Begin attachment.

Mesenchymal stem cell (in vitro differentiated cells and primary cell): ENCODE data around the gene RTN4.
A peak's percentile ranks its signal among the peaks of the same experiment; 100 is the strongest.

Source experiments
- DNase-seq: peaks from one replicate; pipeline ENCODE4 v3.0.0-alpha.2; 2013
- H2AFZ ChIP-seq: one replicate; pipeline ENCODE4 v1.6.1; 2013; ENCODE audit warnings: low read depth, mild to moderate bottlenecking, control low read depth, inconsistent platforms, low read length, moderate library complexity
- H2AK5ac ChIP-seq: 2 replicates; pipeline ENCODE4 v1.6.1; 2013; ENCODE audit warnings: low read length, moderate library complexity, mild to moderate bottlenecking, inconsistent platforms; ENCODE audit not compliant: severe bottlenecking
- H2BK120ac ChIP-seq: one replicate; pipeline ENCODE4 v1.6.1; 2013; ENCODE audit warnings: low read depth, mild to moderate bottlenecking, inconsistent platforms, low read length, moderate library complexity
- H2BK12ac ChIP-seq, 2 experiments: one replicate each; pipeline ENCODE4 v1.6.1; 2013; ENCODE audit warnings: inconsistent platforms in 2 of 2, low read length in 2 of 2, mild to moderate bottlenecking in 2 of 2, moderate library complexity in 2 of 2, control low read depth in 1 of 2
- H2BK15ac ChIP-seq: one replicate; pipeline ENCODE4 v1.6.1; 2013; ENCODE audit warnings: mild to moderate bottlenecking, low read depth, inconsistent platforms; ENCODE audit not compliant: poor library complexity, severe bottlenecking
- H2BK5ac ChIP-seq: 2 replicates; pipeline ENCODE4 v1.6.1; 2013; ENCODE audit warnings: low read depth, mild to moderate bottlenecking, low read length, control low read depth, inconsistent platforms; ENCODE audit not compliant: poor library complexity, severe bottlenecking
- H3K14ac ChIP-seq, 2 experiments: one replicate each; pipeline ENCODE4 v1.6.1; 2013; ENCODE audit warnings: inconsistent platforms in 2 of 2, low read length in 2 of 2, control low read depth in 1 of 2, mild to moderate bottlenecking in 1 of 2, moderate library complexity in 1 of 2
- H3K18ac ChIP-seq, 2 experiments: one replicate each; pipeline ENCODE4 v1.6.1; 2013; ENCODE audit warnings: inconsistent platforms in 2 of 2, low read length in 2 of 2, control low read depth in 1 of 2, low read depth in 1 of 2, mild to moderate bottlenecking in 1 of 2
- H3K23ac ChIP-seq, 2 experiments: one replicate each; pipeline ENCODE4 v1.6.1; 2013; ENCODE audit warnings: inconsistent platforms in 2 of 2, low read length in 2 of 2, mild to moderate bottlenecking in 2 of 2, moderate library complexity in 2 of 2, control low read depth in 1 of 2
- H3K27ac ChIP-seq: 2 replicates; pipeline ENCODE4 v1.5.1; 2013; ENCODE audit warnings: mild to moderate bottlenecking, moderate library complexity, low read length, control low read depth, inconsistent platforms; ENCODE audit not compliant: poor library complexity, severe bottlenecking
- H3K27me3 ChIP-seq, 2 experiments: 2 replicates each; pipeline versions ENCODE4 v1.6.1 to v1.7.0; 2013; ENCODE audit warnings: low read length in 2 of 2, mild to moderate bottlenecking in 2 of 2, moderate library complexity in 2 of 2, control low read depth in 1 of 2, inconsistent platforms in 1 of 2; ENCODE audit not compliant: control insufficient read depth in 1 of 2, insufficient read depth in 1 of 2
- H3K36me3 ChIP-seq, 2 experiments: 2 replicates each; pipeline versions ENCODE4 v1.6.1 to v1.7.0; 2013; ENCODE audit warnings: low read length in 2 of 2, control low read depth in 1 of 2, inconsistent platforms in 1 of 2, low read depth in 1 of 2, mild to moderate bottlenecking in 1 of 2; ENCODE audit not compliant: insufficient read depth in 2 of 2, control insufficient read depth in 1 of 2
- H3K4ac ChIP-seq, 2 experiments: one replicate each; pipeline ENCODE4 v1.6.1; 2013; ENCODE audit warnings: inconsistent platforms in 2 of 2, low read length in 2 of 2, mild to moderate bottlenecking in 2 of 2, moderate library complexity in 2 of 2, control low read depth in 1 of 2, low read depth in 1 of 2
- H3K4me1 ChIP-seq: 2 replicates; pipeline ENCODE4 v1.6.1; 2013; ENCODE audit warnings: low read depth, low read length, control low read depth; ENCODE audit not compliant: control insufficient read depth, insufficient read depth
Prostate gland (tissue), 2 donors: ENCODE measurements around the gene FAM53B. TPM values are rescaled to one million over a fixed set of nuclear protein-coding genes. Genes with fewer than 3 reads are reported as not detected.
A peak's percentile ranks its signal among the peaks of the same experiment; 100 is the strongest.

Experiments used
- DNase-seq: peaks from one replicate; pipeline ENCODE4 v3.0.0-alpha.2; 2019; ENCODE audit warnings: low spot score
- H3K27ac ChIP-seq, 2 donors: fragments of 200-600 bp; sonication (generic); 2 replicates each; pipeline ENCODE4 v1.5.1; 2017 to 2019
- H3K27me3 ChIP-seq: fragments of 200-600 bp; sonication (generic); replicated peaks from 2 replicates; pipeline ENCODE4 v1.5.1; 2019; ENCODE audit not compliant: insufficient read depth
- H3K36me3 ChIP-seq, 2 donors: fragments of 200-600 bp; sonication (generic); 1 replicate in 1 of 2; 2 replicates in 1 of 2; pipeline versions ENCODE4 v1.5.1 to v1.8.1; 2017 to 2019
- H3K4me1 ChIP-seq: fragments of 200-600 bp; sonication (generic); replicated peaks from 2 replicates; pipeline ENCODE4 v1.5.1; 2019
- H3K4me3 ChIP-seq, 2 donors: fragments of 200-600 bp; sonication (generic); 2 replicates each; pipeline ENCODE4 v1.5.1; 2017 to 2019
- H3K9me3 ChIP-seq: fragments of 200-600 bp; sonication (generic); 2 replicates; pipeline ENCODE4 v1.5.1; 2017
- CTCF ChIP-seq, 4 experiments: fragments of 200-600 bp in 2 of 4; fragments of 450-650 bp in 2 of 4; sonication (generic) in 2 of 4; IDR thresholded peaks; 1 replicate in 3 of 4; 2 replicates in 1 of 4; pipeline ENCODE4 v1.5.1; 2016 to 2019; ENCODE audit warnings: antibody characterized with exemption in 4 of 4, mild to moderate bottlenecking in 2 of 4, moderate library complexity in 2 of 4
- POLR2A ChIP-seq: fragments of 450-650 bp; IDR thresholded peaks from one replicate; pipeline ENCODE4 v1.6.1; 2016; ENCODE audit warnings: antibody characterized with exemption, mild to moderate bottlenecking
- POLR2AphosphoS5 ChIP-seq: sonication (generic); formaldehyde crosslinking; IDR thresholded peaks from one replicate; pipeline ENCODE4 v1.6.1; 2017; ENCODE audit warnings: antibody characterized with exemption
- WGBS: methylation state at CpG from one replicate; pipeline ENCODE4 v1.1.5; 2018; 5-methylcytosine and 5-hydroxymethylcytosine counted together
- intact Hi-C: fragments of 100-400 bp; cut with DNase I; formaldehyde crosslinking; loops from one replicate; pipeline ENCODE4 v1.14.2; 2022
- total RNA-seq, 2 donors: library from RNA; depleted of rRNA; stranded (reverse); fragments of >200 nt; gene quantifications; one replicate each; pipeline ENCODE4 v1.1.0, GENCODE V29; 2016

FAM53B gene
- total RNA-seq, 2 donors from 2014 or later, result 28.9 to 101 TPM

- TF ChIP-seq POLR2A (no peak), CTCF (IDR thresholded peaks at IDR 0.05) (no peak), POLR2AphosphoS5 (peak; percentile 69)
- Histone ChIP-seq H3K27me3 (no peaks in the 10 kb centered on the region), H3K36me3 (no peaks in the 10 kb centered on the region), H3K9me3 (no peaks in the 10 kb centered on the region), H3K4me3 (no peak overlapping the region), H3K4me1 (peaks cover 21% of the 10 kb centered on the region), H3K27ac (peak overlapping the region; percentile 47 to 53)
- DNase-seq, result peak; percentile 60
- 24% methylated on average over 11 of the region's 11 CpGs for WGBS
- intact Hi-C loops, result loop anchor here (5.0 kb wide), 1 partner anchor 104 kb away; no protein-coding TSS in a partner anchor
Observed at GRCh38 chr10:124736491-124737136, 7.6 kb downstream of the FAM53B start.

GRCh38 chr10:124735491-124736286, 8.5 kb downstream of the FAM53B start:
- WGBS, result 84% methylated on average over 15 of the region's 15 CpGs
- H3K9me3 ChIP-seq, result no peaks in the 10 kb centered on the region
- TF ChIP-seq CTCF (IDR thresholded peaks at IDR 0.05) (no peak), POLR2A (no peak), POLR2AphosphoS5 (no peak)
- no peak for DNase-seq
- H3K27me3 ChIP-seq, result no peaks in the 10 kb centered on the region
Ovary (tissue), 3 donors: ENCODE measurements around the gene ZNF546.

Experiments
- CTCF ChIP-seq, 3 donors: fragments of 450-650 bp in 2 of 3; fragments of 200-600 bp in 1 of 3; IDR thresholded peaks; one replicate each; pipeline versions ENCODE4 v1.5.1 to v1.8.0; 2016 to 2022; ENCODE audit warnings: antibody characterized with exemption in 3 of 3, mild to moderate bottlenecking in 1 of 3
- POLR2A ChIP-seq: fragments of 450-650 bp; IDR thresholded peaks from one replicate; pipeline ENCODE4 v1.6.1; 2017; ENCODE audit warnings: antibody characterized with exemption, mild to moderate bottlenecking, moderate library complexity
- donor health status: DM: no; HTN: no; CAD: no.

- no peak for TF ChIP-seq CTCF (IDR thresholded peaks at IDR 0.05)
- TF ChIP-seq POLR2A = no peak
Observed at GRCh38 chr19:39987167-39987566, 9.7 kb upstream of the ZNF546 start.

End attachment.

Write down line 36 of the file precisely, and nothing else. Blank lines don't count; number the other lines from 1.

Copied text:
- total RNA-seq, 2 donors from 2014 or later, result 28.9 to 101 TPM